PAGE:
The Le'Veon Bell Dilemma: How Should You Value Him in Fantasy Football Next Season?
Le'Veon Bell was good last year in fantasy football.
Now that we're done with the understated portion of the article, it's time (yep, in April) to take a serious look at when drafting Bell, who is expected to miss the first three games of the season in 2015 because of a suspension, is the right call.
What is Bell really worth, then, if he's missing three games -- roughly a quarter of the fantasy regular season?
Let's try to find out.
Bell Cow Back
Get it? Because his name is "Bell" but mostly because he saw 68.56 percent of the Steelers' carries last year and roughly 80.00 percent of their running back carries.
Most important, for fantasy purposes, he was one of the most reliable fantasy backs in the league last season. Only he and DeMarco Murray posted at least 10 PPR fantasy points in all 15 games (I'm excluding Week 17 from every measure because we're talking fantasy football here). Arian Foster hit the 10-point mark in every game he played, too, but he missed three games in the fantasy season.
What if you don't play PPR leagues? Well, I have you covered. I actually did a pretty in-depth consistency study on the 2014 season and found -- or reinforced -- something that still remains true despite the new passing league: elite running backs offer the biggest intrapositional gap in all of fantasy football. Put another way: elite running backs are the most valuable players in the game because of the consistency they possess and the gap they provide over the replacement-level players at the position.
If we break down the 2014 season and do a little math, Bell, among the top-48 backs through Week 16, offered the third-most fantasy points per game in standard scoring leagues at the running back position.
Based on his performances, Bell owned a 68 percent confidence interval of between 7.74 points and 27.19 points. In simpler terms, in 68 percent of his games (11 of the 16 typical fantasy weeks), Bell could have been expected to provide at least 7.74 standard points. This was the third-highest floor among the running backs. His ceiling (27.19 points) was the highest. (If you want a more detailed breakdown of the math, check out my introductory article to the series.)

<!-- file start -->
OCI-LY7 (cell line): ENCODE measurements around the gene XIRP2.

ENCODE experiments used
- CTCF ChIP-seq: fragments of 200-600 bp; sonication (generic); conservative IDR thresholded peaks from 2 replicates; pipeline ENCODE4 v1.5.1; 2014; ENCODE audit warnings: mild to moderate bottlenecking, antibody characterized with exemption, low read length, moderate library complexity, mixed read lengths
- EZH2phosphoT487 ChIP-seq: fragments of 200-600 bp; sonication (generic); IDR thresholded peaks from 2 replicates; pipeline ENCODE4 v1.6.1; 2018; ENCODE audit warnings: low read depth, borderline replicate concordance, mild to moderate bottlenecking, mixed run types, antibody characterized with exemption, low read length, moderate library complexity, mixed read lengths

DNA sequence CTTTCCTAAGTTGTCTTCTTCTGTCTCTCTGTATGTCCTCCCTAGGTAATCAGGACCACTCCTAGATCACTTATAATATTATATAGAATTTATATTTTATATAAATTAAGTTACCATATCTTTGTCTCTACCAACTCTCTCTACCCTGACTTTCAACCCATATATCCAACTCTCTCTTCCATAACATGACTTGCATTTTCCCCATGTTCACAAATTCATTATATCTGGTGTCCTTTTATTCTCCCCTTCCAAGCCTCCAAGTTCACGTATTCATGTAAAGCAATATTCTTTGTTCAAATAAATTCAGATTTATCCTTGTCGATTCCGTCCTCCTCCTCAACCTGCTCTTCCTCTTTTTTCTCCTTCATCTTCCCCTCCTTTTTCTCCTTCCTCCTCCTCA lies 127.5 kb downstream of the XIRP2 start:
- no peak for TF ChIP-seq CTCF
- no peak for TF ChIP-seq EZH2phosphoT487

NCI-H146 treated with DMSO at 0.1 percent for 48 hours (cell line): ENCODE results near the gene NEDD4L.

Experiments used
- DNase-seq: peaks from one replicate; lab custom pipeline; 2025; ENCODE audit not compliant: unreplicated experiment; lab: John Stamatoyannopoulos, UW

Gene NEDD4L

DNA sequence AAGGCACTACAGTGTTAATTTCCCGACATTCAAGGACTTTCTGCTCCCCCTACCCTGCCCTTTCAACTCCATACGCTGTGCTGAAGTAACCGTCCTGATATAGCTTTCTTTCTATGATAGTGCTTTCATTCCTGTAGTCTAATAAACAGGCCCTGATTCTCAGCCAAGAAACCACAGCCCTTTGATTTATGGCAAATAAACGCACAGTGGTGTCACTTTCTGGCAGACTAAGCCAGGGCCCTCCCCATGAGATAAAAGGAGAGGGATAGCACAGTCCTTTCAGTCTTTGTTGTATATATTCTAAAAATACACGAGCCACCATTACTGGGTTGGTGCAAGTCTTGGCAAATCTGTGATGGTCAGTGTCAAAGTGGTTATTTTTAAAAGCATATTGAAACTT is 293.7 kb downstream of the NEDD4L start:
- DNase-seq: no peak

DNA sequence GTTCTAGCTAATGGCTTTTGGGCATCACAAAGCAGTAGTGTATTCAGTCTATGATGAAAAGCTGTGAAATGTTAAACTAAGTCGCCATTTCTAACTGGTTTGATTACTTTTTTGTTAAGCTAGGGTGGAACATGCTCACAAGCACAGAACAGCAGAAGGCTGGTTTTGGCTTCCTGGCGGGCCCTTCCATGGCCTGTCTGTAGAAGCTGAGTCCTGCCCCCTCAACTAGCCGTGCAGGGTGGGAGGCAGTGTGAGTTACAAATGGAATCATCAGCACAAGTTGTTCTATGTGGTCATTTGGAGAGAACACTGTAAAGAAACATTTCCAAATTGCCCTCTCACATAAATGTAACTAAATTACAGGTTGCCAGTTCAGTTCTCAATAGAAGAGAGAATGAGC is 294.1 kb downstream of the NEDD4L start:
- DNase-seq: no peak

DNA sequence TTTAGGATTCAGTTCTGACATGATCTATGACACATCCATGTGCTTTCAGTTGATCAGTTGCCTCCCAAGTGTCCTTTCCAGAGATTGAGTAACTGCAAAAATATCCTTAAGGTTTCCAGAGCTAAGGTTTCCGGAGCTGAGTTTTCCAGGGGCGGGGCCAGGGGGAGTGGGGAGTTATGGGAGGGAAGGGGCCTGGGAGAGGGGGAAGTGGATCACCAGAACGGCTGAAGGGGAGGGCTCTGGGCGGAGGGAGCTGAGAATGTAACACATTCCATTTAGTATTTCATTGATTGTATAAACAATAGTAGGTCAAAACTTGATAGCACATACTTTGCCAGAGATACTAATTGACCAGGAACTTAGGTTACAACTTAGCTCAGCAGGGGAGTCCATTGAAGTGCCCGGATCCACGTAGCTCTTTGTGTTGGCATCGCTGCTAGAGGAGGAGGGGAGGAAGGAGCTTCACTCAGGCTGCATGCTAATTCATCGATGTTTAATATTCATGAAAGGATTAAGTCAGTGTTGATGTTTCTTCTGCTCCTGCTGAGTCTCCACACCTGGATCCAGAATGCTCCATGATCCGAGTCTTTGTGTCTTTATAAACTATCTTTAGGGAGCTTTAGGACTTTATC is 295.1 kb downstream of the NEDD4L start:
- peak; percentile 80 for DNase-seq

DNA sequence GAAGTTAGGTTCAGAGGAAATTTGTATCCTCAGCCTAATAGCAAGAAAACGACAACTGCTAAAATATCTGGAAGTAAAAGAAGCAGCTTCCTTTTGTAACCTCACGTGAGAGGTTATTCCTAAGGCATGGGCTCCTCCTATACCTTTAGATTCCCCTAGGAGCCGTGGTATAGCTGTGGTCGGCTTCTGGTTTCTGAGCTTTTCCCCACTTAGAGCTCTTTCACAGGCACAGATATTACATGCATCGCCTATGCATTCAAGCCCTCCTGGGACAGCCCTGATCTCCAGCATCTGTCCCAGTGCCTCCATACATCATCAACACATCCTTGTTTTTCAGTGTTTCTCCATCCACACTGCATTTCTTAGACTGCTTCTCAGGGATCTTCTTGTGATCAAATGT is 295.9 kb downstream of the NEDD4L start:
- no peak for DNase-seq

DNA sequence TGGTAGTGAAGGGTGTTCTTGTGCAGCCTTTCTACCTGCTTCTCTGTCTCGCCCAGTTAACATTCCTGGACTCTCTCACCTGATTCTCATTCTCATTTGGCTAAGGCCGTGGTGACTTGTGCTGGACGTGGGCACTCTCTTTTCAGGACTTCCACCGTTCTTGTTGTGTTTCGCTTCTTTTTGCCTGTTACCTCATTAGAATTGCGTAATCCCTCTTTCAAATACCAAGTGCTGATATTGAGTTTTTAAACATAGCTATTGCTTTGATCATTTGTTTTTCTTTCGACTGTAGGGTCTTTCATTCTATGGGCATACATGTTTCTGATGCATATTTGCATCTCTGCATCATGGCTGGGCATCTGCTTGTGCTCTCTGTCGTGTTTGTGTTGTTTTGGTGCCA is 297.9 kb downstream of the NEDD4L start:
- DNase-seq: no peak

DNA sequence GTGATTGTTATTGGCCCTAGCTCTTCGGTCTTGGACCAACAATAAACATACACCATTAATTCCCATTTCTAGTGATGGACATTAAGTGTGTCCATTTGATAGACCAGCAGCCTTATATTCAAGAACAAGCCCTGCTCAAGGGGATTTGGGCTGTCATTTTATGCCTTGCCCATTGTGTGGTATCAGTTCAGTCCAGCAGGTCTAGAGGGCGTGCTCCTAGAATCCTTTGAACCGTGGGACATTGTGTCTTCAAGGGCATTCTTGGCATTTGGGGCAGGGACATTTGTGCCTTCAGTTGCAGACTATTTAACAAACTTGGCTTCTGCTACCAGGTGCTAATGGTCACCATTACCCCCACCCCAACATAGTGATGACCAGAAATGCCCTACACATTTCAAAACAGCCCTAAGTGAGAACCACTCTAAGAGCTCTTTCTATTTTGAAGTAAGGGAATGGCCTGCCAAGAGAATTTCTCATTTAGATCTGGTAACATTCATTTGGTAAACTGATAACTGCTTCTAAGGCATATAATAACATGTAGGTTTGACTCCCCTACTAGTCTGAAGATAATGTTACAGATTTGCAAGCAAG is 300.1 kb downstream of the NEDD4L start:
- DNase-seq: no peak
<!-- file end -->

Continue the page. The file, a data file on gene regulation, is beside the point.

If you think of this breakdown as a player's "realistic" potential (because 70 percent of a season is pretty solid) in a given week, Bell offered both the biggest upside -- even in standard leagues -- and one of the highest floors at the position. The same was true for his PPR scoring: his floor of 13.38 points ranked third and his ceiling of 33.89 was tops.
We're dealing with one of the most relied upon, most successful, most highest upside-iest backs in the NFL. Does missing three games really matter?
The Cost of Passing on Le'Veon
There's a clear distinction to be made and something that must be remembered: drafting Bell with your first pick doesn't mean you're getting zeroes for your squad. You know he's out, and you aren't going to get the Eddie Lacy treatment from 2014: a severely disappointing 16.1 half-PPR points from your RB1 over the first three weeks of the season.
Rather, you'll be trying to fill in the gap with the rest of your squad for three games. Alternatively, you can pass on Bell in the first round, and then you have two options: a running back or any other position.
Let's discuss the path of passing on Bell.
You can take Jamaal Charles, Matt Forte, et cetera, and hope that your RB1 produces like an RB1 for the entire season. I can't prognosticate and determine whether these players will pan out or will be "better" than Bell or not, but drafting early running backs is the best way to get elite running back production despite what any anecdotal evidence suggests.
As for this year, 7 of the top 10 backs in terms of half-PPR points per game had average draft positions (ADP) lower than 19. That means that, in a 10-team league, 70 percent (and each of the top seven) backs in points per game were drafted by round three. Justin Forsett was undrafted, C.J. Anderson had an ADP of 164.6 (and was only useful during the back half of the season), and Mark Ingram had an ADP of 113.6.